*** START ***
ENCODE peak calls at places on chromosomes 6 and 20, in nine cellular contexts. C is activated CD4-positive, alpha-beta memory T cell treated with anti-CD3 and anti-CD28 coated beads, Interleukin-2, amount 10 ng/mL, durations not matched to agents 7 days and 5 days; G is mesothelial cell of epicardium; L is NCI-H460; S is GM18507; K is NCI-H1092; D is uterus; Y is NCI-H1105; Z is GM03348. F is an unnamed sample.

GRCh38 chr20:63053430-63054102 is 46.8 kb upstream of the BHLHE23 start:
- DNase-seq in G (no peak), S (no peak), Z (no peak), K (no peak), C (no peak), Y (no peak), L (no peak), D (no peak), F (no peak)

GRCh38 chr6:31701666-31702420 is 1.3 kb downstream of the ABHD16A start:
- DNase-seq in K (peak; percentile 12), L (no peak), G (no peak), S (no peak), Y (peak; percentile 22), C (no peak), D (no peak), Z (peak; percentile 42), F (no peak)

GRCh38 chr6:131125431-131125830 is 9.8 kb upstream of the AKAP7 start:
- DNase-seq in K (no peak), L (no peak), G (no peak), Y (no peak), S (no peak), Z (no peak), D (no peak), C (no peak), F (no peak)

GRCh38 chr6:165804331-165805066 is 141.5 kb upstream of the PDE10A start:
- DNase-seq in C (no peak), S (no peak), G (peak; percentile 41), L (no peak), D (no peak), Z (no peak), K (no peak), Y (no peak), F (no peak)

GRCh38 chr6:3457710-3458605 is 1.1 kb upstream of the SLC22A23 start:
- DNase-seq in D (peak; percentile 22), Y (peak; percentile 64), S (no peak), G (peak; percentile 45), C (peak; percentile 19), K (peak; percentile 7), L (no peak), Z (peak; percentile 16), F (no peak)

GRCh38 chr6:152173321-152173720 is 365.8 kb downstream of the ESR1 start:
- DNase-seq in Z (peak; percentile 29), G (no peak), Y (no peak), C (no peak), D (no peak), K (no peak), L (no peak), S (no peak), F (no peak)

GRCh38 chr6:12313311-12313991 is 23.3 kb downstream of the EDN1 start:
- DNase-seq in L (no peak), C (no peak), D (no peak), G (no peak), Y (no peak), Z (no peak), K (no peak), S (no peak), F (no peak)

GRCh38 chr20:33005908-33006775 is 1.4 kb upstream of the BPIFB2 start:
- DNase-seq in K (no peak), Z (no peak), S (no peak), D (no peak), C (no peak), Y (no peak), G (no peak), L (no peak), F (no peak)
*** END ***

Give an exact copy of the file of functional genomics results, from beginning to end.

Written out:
ENCODE peak calls at places on chromosomes 6 and 20, in nine cellular contexts. C is activated CD4-positive, alpha-beta memory T cell treated with anti-CD3 and anti-CD28 coated beads, Interleukin-2, amount 10 ng/mL, durations not matched to agents 7 days and 5 days; G is mesothelial cell of epicardium; L is NCI-H460; S is GM18507; K is NCI-H1092; D is uterus; Y is NCI-H1105; Z is GM03348. F is an unnamed sample.

GRCh38 chr20:63053430-63054102 is 46.8 kb upstream of the BHLHE23 start:
- DNase-seq in G (no peak), S (no peak), Z (no peak), K (no peak), C (no peak), Y (no peak), L (no peak), D (no peak), F (no peak)

GRCh38 chr6:31701666-31702420 is 1.3 kb downstream of the ABHD16A start:
- DNase-seq in K (peak; percentile 12), L (no peak), G (no peak), S (no peak), Y (peak; percentile 22), C (no peak), D (no peak), Z (peak; percentile 42), F (no peak)

GRCh38 chr6:131125431-131125830 is 9.8 kb upstream of the AKAP7 start:
- DNase-seq in K (no peak), L (no peak), G (no peak), Y (no peak), S (no peak), Z (no peak), D (no peak), C (no peak), F (no peak)

GRCh38 chr6:165804331-165805066 is 141.5 kb upstream of the PDE10A start:
- DNase-seq in C (no peak), S (no peak), G (peak; percentile 41), L (no peak), D (no peak), Z (no peak), K (no peak), Y (no peak), F (no peak)

GRCh38 chr6:3457710-3458605 is 1.1 kb upstream of the SLC22A23 start:
- DNase-seq in D (peak; percentile 22), Y (peak; percentile 64), S (no peak), G (peak; percentile 45), C (peak; percentile 19), K (peak; percentile 7), L (no peak), Z (peak; percentile 16), F (no peak)

GRCh38 chr6:152173321-152173720 is 365.8 kb downstream of the ESR1 start:
- DNase-seq in Z (peak; percentile 29), G (no peak), Y (no peak), C (no peak), D (no peak), K (no peak), L (no peak), S (no peak), F (no peak)

GRCh38 chr6:12313311-12313991 is 23.3 kb downstream of the EDN1 start:
- DNase-seq in L (no peak), C (no peak), D (no peak), G (no peak), Y (no peak), Z (no peak), K (no peak), S (no peak), F (no peak)

GRCh38 chr20:33005908-33006775 is 1.4 kb upstream of the BPIFB2 start:
- DNase-seq in K (no peak), Z (no peak), S (no peak), D (no peak), C (no peak), Y (no peak), G (no peak), L (no peak), F (no peak)